Two views of large vortex on Saturn as it plows through the atmosphere

Photojournal: PIA08179

May 17, 2006

This comparison view shows a common, large vortex on Saturn as it plows through the atmosphere. The right image was taken about two Saturn rotations -- about 20 hours -- after the left image.

Such storms can be quite long-lived on gas planets like Saturn, where there are no land masses to slow down storms and dissipate their energy.

Both images were taken with the Cassini spacecraft narrow-angle camera using a spectral filter sensitive to wavelengths of infrared light centered at 750 nanometers. The left image was taken on April 15, 2006, at a distance of approximately 3.9 million kilometers (2.4 million miles) from Saturn. The image scale is 23 kilometers (14 miles) per pixel. The right image was taken on April 16, 2006, at a distance of approximately 3.8 million kilometers (2.4 million miles) from Saturn. The image scale is 22 kilometers (14 miles) per pixel.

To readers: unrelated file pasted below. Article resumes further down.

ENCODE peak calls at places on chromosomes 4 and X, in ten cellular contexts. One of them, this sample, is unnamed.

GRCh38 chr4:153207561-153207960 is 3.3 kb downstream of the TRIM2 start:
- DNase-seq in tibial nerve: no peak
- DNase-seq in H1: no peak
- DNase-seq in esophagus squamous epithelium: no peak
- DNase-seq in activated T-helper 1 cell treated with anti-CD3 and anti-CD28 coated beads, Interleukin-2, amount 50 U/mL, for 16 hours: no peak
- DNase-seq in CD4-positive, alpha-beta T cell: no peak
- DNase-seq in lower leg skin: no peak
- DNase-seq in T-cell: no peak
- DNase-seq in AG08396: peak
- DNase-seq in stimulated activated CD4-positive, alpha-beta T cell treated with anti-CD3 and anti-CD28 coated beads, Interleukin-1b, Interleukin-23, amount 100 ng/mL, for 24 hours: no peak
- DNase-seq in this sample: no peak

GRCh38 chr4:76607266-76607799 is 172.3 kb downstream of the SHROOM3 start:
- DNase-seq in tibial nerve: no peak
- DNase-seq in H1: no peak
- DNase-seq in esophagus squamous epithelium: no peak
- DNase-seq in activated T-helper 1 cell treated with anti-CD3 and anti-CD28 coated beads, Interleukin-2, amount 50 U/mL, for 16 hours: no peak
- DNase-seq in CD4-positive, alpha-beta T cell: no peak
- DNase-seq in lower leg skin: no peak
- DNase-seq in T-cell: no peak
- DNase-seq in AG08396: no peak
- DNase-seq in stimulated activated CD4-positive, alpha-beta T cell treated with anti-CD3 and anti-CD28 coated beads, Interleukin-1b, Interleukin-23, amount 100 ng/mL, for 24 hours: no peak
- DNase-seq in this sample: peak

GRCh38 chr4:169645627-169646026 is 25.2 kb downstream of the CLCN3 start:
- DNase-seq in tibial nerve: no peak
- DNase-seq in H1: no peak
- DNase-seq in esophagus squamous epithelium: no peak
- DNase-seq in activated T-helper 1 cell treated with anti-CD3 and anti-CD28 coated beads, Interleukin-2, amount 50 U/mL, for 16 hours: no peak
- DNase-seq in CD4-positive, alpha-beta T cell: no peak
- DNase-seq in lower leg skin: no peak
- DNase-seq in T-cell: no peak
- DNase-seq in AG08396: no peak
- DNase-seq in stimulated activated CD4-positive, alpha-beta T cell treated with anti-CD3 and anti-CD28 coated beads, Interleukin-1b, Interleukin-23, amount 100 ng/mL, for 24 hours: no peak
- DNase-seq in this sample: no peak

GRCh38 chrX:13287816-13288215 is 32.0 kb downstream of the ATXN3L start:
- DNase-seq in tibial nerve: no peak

The Cassini-Huygens mission is a cooperative project of NASA, the European Space Agency and the Italian Space Agency. The Jet Propulsion Laboratory, a division of the California Institute of Technology in Pasadena, manages the mission for NASA's Science Mission Directorate, Washington, D.C. The Cassini orbiter and its two onboard cameras were designed, developed and assembled at JPL. The imaging operations center is based at the Space Science Institute in Boulder, Colo.

For more information about the Cassini-Huygens mission visit http://saturn.jpl.nasa.gov . The Cassini imaging team homepage is at http://ciclops.org .

Credit:NASA/JPL/Space Science Institute

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